US aircraft carrier patrols disputed sea amid China buildup

A U.S. sailor takes photos of the U.S. aircraft carrier USS Ronald Reagan (CVN 76) as it anchors off Manila Bay for a goodwill visit Tuesday, June 26, 2018 west of Manila, Philippines. The U.S. military has deployed the U.S. aircraft carrier to patrol the South China Sea "to deter conflict and coercion" in a disputed region where Washington has moved against China's military buildup on manmade islands. (AP Photo/Bullit Marquez)

The U.S. military has deployed the third aircraft carrier this year to patrol the disputed South China Sea, where Washington has criticized China's military buildup on new man-made islands

MANILA, Philippines — The U.S. military has deployed the third aircraft carrier this year to patrol the disputed South China Sea, where Washington has criticized China's military buildup on new man-made islands.

The 97,000-ton USS Ronald Reagan, carrying more than 70 aircraft, anchored in Manila Bay on Tuesday after plying the strategic waters for meetings between navy officials of the two countries and liberty for its thousands of sailors after weeks at sea.

The U.S. military presence in the region "has supported our ability to defend our nation and our allies" and "promotes our ability to safeguard freedom of the seas, unimpeded commerce, to deter conflict and coercion and to promote adherence to rules-based international order," Rear Admiral Marc Dalton told reporters on board the ship.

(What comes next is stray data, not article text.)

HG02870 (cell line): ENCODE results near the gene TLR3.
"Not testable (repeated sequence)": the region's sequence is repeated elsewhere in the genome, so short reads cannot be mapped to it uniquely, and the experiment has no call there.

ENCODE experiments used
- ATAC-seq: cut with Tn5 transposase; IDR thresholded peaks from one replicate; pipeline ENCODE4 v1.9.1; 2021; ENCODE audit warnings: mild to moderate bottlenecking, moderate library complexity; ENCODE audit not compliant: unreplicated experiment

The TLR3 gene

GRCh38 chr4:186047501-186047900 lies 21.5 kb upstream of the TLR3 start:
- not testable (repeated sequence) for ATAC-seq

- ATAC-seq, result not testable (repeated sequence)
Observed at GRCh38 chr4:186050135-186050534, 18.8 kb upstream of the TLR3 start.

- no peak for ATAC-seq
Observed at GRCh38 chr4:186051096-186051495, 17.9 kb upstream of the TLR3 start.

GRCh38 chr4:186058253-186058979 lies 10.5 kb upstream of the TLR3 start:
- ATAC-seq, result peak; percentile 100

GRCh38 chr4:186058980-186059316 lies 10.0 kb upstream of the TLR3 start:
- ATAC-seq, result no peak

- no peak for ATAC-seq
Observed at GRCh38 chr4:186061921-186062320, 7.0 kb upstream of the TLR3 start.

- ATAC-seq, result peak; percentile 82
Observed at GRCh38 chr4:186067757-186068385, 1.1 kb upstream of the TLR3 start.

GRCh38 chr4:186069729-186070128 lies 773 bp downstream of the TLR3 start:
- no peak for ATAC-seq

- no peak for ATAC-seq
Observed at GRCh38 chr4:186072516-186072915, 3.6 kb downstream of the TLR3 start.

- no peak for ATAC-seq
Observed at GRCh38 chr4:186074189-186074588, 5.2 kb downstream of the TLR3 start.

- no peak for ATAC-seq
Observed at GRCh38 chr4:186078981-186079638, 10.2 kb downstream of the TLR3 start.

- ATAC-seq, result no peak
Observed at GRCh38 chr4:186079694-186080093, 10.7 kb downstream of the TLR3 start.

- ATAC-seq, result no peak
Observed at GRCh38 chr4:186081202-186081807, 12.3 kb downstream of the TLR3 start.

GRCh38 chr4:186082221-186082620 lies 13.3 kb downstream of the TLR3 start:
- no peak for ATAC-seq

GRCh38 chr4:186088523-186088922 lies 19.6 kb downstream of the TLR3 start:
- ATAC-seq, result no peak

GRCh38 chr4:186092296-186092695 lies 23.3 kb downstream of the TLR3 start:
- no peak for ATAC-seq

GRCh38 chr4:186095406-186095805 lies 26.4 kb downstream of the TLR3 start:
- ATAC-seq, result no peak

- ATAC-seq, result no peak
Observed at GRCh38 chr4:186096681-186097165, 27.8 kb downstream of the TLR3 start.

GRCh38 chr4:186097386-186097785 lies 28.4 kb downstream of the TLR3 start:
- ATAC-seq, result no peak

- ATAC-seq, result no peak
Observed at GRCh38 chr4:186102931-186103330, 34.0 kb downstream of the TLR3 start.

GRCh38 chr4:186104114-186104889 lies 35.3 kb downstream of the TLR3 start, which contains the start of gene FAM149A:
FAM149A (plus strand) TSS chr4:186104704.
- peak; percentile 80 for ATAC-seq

Two other American carriers earlier patrolled the waterway, where China and five other governments have been locked in decades of disputes over territories that straddle some of the world's busiest sea lanes. Some areas are believed to have undersea deposits of natural gas and oil.

China has reportedly deployed anti-ship missiles, surface-to-air missiles, electronic jammers and other equipment on islands it built on disputed reefs in the Spratly Islands, and landed a bomber aircraft on Woody Island in the Paracels, sparking alarm among rival claimants and the United States. Washington has no territorial claims in the region but has declared that freedom of navigation and overflight in the waters is in U.S. national interest.

U.S. Defense Secretary Jim Mattis said earlier this month that the Trump administration's recent decision to disinvite China from a multinational naval exercise this summer was an "initial response" to Beijing's island activity. Mattis called the U.S. action a "relatively small consequence. I believe there are much larger consequences in the future."

China argues that it is within its rights to build up defenses on islands in the South China Sea that it claims are its sovereign territory. There is fear that Beijing will use its new islands, including some with runways, to project its military might and potentially to restrict navigation in the busy waters.

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